The replacement unpunched flap ribs arrived from Van’s; the lower flange of each rib is not punched. I was anxious to try them and get going on the flaps. Long story short – the flap skins were mis-bent and no amount of tweaking with the ribs would fix the problem. I spoke to Joe Blank at Van’s and asked for new skins. To his great credit, he shipped them right away at no charge and with no complaint. Thanks Joe!
Work has been busy; getting the flap braces tweaked took several days with little time spent each day. After match-drilling, the braces are countersunk to accept dimples in the skins. This leaves the upper surface of the brace flush to mate with the flap hinge. Taking a cue from Brad Oliver, I drilled a piece of wood to each brace to guide the countersink pilot and then countersunk the holes. Easy!
Vans’ response on my flap skin problem wasn’t exactly what I was hoping for. They’re aware of this issue, but don’t ship replacement skins any more. They suggested using replacement inboard and outboard ribs with no prepunched holes; according to Joe Blank at Van’s, match-drilling those ribs to the skins will fix this problem. I agreed to try their solution, since the replacement ribs are free. We’ll see if they work.
Meanwhile, I did some cleanup work on the flap braces on both wings. One thing I had neglected to do in the past was match-drill them to the lower wing skins. Before I could do that, I had to tweak the braces a bit with a hand seamer to make them line up smoothly with the skins. The braces are left with a bit of a twist due to the way they’re riveted to the rear spar and doublers. With a little adjustment, the braces and skins line up nicely for match-drilling.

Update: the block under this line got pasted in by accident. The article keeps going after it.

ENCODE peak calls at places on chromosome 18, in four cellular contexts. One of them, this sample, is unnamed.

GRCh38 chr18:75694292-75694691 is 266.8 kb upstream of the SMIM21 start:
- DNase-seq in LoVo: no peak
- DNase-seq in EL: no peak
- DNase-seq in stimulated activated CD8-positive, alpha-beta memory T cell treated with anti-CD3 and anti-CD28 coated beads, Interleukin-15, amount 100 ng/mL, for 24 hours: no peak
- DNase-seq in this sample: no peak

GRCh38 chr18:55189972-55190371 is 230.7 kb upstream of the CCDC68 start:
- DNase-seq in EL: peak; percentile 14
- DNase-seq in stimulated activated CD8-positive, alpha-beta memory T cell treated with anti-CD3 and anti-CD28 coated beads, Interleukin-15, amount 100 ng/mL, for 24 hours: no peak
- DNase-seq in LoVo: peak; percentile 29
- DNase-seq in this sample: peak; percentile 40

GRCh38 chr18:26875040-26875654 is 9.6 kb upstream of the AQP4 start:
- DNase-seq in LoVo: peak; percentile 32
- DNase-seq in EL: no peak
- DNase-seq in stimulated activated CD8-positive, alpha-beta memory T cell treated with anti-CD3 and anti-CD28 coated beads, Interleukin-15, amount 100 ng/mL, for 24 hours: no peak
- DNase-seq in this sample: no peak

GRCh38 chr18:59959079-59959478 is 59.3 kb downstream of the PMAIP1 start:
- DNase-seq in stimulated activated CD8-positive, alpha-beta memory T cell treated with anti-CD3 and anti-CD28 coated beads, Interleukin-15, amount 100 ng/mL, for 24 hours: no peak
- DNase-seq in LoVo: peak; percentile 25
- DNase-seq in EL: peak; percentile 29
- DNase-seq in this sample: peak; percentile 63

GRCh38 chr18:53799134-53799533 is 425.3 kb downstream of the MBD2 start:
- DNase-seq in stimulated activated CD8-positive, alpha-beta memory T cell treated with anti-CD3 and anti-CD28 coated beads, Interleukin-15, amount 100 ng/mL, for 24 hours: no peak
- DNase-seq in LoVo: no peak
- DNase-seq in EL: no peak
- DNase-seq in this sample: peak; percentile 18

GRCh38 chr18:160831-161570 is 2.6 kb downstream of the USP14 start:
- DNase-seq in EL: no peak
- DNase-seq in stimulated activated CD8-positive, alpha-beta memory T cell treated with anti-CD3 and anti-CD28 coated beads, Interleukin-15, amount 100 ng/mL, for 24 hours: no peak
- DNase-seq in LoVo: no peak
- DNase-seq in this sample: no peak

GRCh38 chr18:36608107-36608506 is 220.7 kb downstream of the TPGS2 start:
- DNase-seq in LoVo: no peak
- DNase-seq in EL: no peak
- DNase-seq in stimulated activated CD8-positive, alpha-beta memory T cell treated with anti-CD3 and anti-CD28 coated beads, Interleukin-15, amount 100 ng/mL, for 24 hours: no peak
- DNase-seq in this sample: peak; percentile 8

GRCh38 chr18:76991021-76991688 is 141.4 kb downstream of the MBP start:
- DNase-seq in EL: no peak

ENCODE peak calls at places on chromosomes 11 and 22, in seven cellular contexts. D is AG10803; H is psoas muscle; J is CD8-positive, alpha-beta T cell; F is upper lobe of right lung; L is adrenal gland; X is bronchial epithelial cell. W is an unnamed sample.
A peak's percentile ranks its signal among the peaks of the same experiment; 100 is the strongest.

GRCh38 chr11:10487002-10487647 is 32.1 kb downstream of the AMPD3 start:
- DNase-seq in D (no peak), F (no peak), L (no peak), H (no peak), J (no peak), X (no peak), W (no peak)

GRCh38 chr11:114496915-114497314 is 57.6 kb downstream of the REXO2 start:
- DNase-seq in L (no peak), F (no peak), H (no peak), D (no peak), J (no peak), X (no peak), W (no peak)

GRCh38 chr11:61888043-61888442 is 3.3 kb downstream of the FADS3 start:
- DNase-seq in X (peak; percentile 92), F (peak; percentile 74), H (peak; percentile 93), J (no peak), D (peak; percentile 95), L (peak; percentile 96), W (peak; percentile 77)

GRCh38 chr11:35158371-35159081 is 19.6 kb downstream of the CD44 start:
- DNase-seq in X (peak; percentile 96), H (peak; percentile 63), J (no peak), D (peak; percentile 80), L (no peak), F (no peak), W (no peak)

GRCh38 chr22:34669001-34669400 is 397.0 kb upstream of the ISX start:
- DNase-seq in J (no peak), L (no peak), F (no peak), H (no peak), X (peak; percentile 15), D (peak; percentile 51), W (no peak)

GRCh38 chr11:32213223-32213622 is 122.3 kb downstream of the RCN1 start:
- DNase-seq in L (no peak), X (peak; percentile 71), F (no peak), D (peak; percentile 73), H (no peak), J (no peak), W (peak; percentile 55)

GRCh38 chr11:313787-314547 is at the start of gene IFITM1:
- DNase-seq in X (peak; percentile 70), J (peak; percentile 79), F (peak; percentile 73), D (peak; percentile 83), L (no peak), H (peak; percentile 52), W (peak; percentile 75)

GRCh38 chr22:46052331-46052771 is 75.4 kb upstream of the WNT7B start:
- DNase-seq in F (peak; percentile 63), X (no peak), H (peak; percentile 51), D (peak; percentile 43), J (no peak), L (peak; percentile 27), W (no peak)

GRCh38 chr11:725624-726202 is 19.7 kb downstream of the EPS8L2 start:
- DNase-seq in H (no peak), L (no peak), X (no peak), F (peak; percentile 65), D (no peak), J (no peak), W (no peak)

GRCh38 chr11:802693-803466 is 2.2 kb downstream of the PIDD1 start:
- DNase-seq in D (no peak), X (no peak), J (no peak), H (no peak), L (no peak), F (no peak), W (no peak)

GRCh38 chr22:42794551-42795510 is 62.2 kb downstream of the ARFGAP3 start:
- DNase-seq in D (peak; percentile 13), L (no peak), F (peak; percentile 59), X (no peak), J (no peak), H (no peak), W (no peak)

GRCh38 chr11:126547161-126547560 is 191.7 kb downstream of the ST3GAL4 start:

With all those shims in place, it was time to drill the flap hinge and lower skins to the skeleton. With the spars and shims drilled, match-drilling the lower skins was easy. Drilling the flap hinge took a little more work, since it’s one, long floppy piece of AN piano hinge. There’s also very little room for error when drilling it with the proper edge distance as specified by the plans.
The first step was marking a centerline on one leaf of the hinge. I fabbed up a homemade edge marker block similar to the one sold by Avery Tools and marked the leaves of both flap hinges. I then clamped the hinge in place on each flap spar, making sure to align the centerline and spar holes. One minor trick…I used small pieces of thin plywood between the clamps and hinge leaf to avoid squeezing and deforming any hinge eyes. A few minutes with the Sioux and a #41 drill bit, and the hinges were match-drilled to the spar. I then match-drilled the entire structure to #40.
Things were going great, I was on a roll…so I decided to finish up by match-drilling the upper flap skins to the lower skins, spars and flaps I had done over the last two days. I grabbed those flap skins, clecoed them in place…and then found a problem. Remember that picture from October 6?
If you noticed before that the trailing edge bend didn’t look right, you’re very observant. Other builders have had the same problem with flap skins delivered in late 2005 and received replacement skins at no charge. I called Vans and reported the problem, we’ll see what they propose.